Here in the Pacific Northwest, tomatoes are a challenge to grow. The Holy Grail, my hairdresser advises me. Kimberly has had a knack for accuracy in the year or so since I met her at an olive oil tasting, so when she says something, I believe her.
Of course, I also like a challenge. Back in the day, I was one of those women who sought out men who were just that, and the more emotionally unavailable they were, the better. If life gets too easy, I get nervous. A long time ago I learned to break off those relationships in favor of healthier ones, but apparently I still need to beat my head against the wall now and then…so why not grow something that some people say I can’t?
The problem here (with tomatoes, not men) is a lack of heat. We have to coax, cajole, and sometimes trick the plants in order to get fruit from them. Summer disappears at times before it arrives, keeping the fruit from turning red. While I don’t mind the occasional fried green tomato, I like mine fully ripened, thank you.
This year I grew them from seed, which helped me get through the dark, moody winter days. As the seedlings started to sprout and grow, I learned how to “pot up” the plants before setting them outside. That means I keep putting the plants in larger and deeper pots as they grow. I set them deep into the new pots and trim off the bottom leaves, burying most of the stem. This allows them to form long, substantial root systems.
Setting down roots is not my forte. Growing up, our family moved around from town to town due to job changes and transfers. Even in Houston, where I lived for 30 years, I found myself repeating the pattern, moving into new neighborhoods and apartments when changing jobs. I lived in one house for nearly ten years, but other than that, I’ve lived the life of the proverbial rolling stone. When hubby and I settled down and married, we satisfied our restless spirits and itchy feet through travel. Now that we live in the type of place we always wanted to travel to, we travel less. It’s good for the garden for me to be home, but at times I still yearn for the vagabond life.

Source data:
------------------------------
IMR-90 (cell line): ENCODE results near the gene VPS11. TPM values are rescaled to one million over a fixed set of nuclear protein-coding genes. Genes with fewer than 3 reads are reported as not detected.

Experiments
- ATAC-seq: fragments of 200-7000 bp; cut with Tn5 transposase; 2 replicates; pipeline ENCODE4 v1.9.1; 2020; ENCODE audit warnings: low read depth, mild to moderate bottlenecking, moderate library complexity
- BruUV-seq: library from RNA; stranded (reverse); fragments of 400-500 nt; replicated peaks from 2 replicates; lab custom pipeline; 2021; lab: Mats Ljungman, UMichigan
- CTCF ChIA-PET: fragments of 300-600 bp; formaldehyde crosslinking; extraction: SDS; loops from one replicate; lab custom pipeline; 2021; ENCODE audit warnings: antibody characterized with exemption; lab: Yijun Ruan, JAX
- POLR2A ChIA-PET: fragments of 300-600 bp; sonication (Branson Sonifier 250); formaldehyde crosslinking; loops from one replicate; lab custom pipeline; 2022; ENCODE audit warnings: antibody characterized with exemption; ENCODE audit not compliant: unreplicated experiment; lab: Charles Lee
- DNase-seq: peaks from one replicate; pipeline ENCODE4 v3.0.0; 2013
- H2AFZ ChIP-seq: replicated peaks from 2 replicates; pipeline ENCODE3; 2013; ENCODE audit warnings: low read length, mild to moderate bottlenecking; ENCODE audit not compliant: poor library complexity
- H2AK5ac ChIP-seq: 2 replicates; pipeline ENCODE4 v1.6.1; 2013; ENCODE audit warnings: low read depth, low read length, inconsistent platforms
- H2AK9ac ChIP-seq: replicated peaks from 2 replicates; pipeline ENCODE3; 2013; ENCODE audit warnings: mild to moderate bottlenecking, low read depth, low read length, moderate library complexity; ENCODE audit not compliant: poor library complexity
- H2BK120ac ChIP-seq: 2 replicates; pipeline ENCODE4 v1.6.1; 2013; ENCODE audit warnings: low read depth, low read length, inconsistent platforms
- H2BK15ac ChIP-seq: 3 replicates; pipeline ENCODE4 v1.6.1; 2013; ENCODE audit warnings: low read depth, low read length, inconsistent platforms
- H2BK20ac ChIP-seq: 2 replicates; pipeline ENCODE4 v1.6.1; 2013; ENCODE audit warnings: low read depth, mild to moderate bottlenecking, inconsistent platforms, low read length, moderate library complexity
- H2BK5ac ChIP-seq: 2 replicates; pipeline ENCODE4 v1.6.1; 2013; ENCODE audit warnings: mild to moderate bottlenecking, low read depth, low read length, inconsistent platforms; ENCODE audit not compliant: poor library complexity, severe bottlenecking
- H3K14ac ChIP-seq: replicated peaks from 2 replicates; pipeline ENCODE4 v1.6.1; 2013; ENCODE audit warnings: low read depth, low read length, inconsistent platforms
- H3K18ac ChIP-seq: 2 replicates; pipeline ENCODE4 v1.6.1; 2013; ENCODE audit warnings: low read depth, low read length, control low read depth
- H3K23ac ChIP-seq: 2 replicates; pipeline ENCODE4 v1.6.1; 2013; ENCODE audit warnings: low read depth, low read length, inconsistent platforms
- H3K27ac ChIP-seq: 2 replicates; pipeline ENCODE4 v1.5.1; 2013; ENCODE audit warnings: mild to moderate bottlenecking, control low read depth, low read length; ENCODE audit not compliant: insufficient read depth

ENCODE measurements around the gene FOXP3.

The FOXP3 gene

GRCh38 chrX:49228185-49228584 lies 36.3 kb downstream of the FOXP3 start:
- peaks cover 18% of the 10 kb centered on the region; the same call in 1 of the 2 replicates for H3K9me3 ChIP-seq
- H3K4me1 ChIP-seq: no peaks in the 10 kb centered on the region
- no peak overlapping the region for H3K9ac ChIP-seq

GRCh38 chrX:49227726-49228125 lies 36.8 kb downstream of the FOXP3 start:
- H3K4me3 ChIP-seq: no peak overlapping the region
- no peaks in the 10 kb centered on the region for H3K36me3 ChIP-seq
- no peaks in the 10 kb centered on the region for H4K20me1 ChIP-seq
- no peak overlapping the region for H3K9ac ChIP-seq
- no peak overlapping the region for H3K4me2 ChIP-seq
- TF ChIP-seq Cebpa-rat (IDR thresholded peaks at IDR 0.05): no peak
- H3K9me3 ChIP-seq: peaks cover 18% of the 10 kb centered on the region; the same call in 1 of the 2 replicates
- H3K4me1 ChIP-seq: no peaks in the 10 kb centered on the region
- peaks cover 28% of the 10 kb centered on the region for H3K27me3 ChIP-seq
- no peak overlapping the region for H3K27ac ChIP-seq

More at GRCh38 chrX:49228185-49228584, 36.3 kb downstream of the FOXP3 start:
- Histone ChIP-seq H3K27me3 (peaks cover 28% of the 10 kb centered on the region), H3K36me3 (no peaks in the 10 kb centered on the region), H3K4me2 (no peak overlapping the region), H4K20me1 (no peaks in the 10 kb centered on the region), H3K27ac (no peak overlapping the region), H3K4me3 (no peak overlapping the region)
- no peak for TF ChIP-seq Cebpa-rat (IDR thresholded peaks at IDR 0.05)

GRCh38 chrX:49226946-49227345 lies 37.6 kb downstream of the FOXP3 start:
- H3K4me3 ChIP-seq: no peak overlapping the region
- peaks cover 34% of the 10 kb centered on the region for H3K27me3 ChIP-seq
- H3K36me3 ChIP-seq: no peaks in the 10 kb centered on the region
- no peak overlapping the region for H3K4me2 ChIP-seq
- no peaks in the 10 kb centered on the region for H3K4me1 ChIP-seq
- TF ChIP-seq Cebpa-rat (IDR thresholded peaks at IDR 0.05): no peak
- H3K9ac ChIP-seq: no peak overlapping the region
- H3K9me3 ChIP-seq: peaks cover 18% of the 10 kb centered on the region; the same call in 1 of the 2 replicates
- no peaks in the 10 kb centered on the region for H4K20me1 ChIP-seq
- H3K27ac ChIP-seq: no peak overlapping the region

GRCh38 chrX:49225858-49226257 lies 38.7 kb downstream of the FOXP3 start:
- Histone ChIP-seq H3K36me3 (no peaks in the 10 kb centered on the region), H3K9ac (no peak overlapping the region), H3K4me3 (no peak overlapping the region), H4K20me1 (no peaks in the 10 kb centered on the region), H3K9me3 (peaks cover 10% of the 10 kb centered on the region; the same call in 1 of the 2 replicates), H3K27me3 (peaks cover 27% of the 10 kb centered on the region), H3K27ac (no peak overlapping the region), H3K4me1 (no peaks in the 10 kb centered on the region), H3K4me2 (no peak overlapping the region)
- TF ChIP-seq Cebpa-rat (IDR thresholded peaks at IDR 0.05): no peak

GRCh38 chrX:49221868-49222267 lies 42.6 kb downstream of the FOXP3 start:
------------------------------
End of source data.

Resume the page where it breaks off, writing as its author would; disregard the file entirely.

When I arrived in Port Townsend a year ago, I planted the seed of myself here. Like a good tomato plant, I grew toward the light and started the process of growing my roots. I didn’t grow into my new home as soon as I expected…but little by little, I am getting to know people and am finding my way.
On a daily basis, I’m consulting gardening books and online resources. These tomato plants, grown from seed, are my precious children. Some of them have died along the way, and I have grieved every loss. Still, I now have so many thriving plants that I’m not sure where I’m going to put them all. As I’ve gotten to know some people better, I’ve learned that not every seed of friendship will grow, either. Some will thrive, some will not. Some will grow slower than others.
It’s too soon to tell if my efforts in tomato growing will pay off. Next week I’m going to a class taught by a local expert, but unpredictable weather wreaks havoc here, as it does with any garden anywhere. It’s possible that I will go to all this trouble and not get a single tomato. Still, I’ve increased the odds, and my life is better for having taken the chance. Planting a garden means I’m willing to take a risk. Moving cross-country means taking a risk with new people, new situations, new culture.
As I help my tomatoes build their root system, I am also building my own. It takes time, patience, and some finesse. I will do my best to create sturdy plants, and in doing so, increase my own sturdiness.